A drive to reduce dependence on imported materials and technology, especially from China, is pushing India to invest in a battery technology that uses aluminum rather than lithium as the key ingredient.
Indian Oil Corp., the nation’s largest oil refiner, has teamed up with an Isareli startup Phinergy Ltd. to develop the aluminum-air battery.
India has few exploitable options to produce lithium, the key metal for the current generation of electric-vehicle batteries, but its eastern jungles hold large reserves of bauxite, the ore used to make aluminum. Lithium reserves are very scarce in India.
India is among the top 10 bauxite producers. It has some 600 million tonnes of the ore in proven reserves, according to the U.S. Geological Survey, though India’s mining ministry estimates that untapped resources may be many times that amount. Moreover, India has invested heavily in production of aluminum over the years to become the world’s second-biggest smelter of aluminum.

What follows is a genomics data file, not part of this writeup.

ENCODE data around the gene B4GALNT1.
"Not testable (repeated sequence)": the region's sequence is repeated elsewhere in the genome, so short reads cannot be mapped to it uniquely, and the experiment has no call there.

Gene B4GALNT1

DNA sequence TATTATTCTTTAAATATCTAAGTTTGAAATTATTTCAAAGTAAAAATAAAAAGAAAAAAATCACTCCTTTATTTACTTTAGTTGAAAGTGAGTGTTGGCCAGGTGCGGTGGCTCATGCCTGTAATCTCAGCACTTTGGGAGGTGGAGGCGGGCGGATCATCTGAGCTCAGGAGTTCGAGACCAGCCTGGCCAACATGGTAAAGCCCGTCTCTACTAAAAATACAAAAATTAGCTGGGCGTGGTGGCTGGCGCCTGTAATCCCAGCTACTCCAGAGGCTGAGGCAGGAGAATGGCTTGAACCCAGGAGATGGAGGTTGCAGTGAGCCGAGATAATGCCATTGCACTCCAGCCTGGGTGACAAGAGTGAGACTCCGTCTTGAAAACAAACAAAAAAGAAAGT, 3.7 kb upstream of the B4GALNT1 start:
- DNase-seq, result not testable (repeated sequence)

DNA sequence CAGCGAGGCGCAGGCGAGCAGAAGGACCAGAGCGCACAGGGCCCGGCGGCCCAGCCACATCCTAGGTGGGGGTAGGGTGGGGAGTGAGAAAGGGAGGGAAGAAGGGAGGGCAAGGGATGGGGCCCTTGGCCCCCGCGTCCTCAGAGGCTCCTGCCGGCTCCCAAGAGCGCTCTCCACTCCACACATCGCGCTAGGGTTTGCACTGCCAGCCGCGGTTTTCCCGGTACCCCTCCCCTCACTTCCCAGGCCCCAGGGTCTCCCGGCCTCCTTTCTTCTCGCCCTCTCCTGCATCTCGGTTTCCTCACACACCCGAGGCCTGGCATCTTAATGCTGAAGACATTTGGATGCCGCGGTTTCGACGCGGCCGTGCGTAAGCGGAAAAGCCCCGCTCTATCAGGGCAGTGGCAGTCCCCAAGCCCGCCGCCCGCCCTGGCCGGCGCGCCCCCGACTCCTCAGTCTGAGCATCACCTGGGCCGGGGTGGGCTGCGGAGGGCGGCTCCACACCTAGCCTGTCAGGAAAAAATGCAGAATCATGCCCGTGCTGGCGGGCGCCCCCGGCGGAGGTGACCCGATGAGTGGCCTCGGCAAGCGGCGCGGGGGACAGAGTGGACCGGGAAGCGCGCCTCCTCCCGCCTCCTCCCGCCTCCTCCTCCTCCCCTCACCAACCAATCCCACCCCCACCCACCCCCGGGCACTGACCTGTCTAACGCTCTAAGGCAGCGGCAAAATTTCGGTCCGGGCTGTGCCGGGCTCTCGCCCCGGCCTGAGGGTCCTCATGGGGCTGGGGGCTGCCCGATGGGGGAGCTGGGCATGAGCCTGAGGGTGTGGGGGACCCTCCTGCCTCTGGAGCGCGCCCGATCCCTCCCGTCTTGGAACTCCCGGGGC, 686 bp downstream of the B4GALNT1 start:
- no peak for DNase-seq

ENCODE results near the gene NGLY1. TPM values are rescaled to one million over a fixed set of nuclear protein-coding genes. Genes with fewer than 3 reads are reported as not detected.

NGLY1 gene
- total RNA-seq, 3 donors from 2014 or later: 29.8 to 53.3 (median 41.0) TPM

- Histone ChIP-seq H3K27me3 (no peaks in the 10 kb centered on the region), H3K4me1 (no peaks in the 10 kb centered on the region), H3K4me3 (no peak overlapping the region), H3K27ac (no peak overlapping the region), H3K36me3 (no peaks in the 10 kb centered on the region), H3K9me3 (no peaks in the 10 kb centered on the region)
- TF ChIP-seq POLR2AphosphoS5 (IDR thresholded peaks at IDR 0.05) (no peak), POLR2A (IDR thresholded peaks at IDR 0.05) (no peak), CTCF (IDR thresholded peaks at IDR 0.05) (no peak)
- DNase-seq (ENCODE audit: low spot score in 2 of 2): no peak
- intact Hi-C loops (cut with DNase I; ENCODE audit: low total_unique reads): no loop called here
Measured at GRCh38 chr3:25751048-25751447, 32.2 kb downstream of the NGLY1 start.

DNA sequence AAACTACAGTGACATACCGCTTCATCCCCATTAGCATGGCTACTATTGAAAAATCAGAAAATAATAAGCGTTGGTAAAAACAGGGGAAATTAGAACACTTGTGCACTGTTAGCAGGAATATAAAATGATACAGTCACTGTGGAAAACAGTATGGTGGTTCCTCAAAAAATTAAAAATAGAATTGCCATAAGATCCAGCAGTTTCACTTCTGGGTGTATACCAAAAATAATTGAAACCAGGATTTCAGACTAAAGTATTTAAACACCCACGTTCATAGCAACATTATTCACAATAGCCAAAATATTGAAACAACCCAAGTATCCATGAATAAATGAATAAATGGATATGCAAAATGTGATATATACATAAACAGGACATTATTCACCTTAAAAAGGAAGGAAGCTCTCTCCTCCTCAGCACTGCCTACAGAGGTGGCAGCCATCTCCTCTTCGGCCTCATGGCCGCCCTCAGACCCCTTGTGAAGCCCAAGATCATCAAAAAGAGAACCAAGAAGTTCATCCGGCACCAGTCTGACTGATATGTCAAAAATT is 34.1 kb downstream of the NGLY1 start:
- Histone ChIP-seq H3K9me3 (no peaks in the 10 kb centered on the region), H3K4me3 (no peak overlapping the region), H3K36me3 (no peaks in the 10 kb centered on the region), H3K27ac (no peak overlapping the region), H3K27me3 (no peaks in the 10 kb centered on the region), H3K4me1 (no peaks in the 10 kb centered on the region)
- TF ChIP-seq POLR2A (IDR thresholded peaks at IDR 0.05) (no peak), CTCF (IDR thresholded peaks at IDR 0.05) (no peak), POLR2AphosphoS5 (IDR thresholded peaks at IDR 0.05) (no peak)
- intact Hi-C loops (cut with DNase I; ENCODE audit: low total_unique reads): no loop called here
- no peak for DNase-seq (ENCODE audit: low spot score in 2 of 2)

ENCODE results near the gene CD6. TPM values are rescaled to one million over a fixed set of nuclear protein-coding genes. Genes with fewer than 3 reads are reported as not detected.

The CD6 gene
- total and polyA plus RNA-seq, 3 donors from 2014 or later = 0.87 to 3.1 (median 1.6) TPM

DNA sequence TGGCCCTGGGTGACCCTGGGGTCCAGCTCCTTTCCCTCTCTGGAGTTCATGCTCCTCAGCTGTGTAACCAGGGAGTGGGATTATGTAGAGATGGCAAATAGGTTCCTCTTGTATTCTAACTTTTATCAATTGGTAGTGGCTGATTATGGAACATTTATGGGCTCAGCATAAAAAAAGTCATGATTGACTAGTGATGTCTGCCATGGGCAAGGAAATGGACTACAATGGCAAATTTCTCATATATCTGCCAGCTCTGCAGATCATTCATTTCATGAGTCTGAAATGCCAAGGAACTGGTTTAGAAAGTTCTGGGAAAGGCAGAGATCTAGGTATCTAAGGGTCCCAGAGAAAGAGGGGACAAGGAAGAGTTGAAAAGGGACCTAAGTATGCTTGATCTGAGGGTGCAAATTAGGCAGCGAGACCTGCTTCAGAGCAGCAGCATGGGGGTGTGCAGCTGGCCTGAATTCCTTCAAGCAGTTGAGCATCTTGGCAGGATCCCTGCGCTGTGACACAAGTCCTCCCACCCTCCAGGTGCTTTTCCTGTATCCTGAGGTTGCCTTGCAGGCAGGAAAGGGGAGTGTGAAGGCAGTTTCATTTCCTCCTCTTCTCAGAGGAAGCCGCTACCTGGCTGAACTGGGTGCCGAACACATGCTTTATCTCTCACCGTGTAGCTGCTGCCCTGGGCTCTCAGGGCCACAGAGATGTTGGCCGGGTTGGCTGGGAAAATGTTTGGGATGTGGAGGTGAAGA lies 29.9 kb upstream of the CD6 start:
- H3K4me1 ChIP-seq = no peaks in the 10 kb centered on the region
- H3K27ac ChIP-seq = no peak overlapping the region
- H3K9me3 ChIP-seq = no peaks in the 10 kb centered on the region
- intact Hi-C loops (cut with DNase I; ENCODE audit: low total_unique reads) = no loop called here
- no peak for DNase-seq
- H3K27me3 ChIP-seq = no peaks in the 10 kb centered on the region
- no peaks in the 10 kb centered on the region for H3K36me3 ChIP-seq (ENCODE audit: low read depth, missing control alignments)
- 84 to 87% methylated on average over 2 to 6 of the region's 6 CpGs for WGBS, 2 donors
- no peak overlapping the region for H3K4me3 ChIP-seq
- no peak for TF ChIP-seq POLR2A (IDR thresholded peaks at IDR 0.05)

An aluminum-air battery could win advantages over its lithium-ion rival in three other crucial ways. It is potentially cheaper, vehicles using it would have a longer range, and it’s safer.
The battery works by tapping electricity generated when aluminum plates react with oxygen in the air. It has one of the highest energy densities for a battery. But the system has a number of drawbacks that have kept it from wide-scale use since it was first proposed in the 1960s.
Chief among them is the cost of materials that need to be added to the battery to prevent the power from dropping and the fact that the cells can’t be recharged. Instead, Phinergy’s plan is for users to be able to quickly swap in a new battery and send the used one to a recycling facility.
It takes just three minutes to replace the battery, about the time it takes to fill up at a gas station, Ramakumar said. The fuel retailer plans to use its network of filling stations as swapping points. To assess the viability of wide-scale use in India, automakers Mahindra and Mahindra Ltd., Maruti Suzuki India Ltd. and Ashok Leyland Ltd. are carrying out vehicle tests that are expected to take almost a year. If there’s enough demand, Indian Oil and Phinergy plan to set up a gigawatt-scale facility to make the batteries in India.